10 English slang words that confuse most non native speakers

May 25, 2015
25 May 2015,
 3
Slang is very informal speech generally restricted to a particular group of people or a region. But knowing slang expressions is an integral part of becoming proficient in the English language. Slang can be a combination of made up words or manipulations of existing words and hence can be very confusing as the words may look familiar but in context mean something completely different. If you are an non native English speaker who wants to reach an upper intermediate or advanced level, learning slang is an absolute must. Today, let’s explore 10 slang expressions that are used widely in American English.

American English slang online

Learning tip

As always, don’t try to memorize this full list in one day. Instead, add these in to vocabulary flashcards and learn a couple everyday. Most importantly, try to use these slang expressions in real conversations with native speakers, when you practice English.

 

 

1.) Bonkers

 

– crazy, silly, mad. For example, the kids went bonkers at the birthday party; they ran around laughing and shouting for hours.

 

 2.) Munch out

 

eat a lot of food quickly. For example, after not eating all day John munched out on dinner.

 

 3.) Fab

 

shortened form of fabulous; exceptionally good, impressive. For example, Jane’s friends thought her new designer dress was fab.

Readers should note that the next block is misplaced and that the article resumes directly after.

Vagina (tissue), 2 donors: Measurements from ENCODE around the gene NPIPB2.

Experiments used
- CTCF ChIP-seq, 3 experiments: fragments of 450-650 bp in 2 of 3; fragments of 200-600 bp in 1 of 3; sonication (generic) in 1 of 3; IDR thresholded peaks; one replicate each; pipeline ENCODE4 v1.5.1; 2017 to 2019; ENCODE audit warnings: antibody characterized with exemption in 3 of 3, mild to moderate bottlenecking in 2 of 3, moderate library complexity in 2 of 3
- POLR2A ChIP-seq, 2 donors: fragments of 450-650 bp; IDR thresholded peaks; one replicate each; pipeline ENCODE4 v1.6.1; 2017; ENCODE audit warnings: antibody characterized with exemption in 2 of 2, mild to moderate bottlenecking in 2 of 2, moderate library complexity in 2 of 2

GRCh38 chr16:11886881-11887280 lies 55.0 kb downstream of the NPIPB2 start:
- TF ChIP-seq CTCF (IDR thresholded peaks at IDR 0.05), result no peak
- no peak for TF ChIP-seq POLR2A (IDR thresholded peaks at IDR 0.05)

4.) Screw-up

 

someone who always makes mistakes and gets things wrong. For example, after failing his driving test for the third time, James knew that his friends would think that he’s a screw-up.

 

 5.) Pissed off

 

angry, annoyed, upset. For example, John was pissed off about the damage caused to his car after the accident.

 

  6.) Sucks

 

an expression of disappointment. For example, it really sucks that your flight was delayed and you had to miss your friend’s wedding.

 

 7.) Rip-off

 

 – a fraud or overpriced. For example, you can buy cheap rip-off Louboutin bags in Thailand. Or I paid a lot of money for this car and now it won’t start; what a rip-off.

 

 8.) Love handles

 

 of flesh or fat on the side of a person’s torso that sticks out above the waistband. For example, the jeans were too tight on her and you could see her love handles sticking out.

 

 9.) Humongous

 

 – very very large. For example, for a month the students hadn’t put out their rubbish for collection so they had a humongous pile that they had to deal with.

 

 10.) Goofy

 

silly, wacky, fun, playful. For example, Tim was excited about his first date with his new girlfriend; when he collected her he had a goofy grin on his face.

 

Slang is an important component of the English language. Lack of understanding slang when conversing can lead to all sorts of problems such as miscommunication as well as anxiety for the person who doesn’t understand. If your goal is to become an advanced English communicator, invest time and energy in learning slang language.

 

 

 


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